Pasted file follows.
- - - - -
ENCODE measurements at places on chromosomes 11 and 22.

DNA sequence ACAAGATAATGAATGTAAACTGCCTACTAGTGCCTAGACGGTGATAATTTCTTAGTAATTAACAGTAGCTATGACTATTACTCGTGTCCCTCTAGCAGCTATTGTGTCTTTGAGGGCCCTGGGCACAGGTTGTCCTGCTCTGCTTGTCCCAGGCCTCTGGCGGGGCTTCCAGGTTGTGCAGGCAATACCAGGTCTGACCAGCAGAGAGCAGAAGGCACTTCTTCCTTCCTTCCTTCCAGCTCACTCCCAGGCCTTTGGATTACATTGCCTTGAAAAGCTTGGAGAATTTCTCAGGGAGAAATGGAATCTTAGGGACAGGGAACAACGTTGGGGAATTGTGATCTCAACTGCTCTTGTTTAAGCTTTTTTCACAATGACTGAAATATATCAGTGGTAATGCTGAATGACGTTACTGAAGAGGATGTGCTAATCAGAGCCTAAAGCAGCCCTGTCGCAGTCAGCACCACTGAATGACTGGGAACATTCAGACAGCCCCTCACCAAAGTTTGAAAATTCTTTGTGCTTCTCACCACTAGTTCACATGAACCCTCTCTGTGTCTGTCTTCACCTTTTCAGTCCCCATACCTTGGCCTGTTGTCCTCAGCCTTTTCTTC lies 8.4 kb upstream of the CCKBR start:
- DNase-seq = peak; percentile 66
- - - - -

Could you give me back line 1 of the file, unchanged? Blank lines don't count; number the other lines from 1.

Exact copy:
ENCODE measurements at places on chromosomes 11 and 22.